19 years after its first debut in London at the Dominion Theatre, French ‘smash it’ Notre Dame de Paris is returning to the London Coliseum for a short run this January. I was invited to watch the production before this run, in its original home - the epic venue Palais des Congrès de Paris.
During our meet with the cast & crew, it is clear that they consider Notre Dame de Paris a ‘family affair’ and are heart-warmingly tight-knit. Since its inception, the show has been exclusively produced by a father and son partnership (Charles and Nicolas Talar) and are only now joined by Adam Blanshay. One cast member, playing Gringoire, (Richard Charest) has been with the production for 18 years, with many others taking leave from the production but always returning. For many of the cast, the production “feels like home.”
Notre Dame de Paris is based on the French novelist Victor Hugo’s ‘The Hunchback of Notre Dame’ and is a sung-through musical. In the world of a fractured Paris in 1482, refugees and homeless people are being turned away from sanctuary at the Cathedral of Notre Dame. What follows is a story of crime, lust and unrequited love.
Frollo - Archdeacon of Notre Dame, Phoebus - the Captain of the Archers and Quasimodo - the deformed hunchbacked ‘King of Fools’ all fall for the same woman, beautiful gypsy-girl Esmerelda. Despite Quasimodo’s honourable and pure love for Esmerelda, she is destroyed by the bad intentions of Phoebus and Frollo who collectively abandon and abuse her leading to her hanging on Frollo’s command. Despite Esmerelda’s guardian, Clopin - the King of the Outcasts - creating a sanctuary for people of ‘any race, religion, skin colour or criminal background’ in Notre Dame, they are all eventually driven out and Clopin killed. When Quasimodo discovers Esmerelda’s death, he throws Frollo down the tower steps to his death.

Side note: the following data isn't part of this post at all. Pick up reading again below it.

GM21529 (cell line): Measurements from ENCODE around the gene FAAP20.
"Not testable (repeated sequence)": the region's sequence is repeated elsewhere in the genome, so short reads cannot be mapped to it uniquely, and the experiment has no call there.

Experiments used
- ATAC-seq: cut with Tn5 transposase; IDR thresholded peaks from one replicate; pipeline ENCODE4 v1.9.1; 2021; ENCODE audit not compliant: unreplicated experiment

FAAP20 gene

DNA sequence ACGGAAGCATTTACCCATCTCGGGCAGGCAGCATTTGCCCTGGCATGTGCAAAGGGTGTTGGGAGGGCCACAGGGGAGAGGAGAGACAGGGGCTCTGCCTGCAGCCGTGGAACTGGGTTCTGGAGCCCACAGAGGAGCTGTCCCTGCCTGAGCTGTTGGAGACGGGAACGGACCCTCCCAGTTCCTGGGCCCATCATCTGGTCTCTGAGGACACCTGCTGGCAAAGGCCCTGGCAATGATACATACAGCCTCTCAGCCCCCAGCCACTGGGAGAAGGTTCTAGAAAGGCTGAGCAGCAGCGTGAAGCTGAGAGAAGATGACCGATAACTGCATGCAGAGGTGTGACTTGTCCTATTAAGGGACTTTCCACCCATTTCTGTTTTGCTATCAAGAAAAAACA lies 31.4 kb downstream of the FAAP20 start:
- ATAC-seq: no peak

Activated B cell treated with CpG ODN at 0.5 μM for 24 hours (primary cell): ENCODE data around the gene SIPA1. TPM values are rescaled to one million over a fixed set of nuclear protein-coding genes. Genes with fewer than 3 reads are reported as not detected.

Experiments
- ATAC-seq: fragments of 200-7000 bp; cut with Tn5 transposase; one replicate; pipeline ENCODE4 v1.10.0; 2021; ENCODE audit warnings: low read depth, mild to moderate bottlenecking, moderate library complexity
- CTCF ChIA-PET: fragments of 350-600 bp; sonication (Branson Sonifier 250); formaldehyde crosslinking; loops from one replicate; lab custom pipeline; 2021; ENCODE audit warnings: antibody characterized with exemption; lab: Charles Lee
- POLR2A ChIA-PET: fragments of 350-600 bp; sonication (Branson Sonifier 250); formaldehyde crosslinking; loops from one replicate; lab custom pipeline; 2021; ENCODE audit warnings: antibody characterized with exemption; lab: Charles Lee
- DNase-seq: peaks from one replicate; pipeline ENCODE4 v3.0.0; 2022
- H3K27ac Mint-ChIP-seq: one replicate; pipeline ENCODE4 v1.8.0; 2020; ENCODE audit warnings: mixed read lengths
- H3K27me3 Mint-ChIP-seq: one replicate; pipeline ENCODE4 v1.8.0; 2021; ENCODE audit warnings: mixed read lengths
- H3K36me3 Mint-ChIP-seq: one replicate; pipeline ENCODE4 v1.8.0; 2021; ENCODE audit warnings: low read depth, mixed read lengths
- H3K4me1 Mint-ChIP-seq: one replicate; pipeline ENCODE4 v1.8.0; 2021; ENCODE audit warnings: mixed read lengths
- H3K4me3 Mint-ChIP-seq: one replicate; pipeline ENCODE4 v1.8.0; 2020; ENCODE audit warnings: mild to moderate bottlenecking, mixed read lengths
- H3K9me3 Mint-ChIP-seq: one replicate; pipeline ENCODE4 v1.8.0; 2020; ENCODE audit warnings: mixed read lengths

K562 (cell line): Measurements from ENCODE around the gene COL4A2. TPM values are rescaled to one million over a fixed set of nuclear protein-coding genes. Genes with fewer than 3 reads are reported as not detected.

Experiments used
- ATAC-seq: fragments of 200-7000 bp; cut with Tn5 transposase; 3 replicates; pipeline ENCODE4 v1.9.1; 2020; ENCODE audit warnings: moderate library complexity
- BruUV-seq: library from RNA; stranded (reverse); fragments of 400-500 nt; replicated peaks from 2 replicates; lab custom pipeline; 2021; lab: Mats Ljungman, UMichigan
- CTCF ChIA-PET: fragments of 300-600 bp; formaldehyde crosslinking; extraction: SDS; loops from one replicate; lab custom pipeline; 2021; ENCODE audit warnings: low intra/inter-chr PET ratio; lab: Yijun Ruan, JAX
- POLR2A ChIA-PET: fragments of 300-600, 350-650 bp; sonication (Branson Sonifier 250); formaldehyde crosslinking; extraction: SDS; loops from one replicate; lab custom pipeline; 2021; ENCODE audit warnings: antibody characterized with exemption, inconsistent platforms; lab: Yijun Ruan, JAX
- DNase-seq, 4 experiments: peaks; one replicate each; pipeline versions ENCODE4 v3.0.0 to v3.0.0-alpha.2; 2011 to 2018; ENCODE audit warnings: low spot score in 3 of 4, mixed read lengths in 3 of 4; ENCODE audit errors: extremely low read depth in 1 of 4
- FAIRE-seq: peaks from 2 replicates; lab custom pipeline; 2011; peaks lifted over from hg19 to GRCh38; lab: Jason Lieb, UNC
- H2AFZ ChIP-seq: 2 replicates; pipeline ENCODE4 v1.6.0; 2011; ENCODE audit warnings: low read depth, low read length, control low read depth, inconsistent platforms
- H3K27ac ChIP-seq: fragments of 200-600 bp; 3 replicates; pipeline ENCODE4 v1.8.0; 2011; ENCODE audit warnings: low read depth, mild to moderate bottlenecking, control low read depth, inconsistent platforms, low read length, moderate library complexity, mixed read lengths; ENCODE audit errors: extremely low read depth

The show clearly has a universal appeal, having been performed in over 18 countries and in 7 languages. The cast themselves are astonishingly multilingual and from all over the world, with this London run being performed in the original French with surtitles. Unusually, Notre Dame de Paris is usually performed with a recorded backing track - but for the first time ever, in this London run, will be accompanied by the live ENO Orchestra spearheaded by conductor Matthew Brind.
The show boasts a large cast of acrobats and dancers, who are impressively performing everything from contemporary ballet to break dancing to wall-climbing.
We spoke to the composer Richard Coccainte who told us that Notre Dame de Paris started of as a “mad adventure,” with his record label telling him it would be a “career disaster.” He tells us now that he takes pride in how unique the show is, that it is “nothing like you will experience before or after” and that clearly “crazy is good.”
The impact of the music is abundantly clear, as I witnessed the entire French crowd standing to sing the undeniably beautiful ‘Le Temps des Cathédrales’ during the curtain call. Each principle cast member have brilliant and unique ‘rock and pop’ voices. In particular, Quasimodo (Angelo Del Vecchio, an italian-born performer) has an astonishing voice filled with deep, soulful yet edgy tones. Alongside him Clopin (Jay) is also a stand-out vocalist.
It would be naive to not mention that 19 years earlier, London did not receive this production with open-arms as it garnered very poor reviews. Perhaps the reception will be different this time around, given that in our current political climate the story is quite relevant.
You can see Notre Dame de Paris from the 23rd-27th January 2019 at the London Coliseum.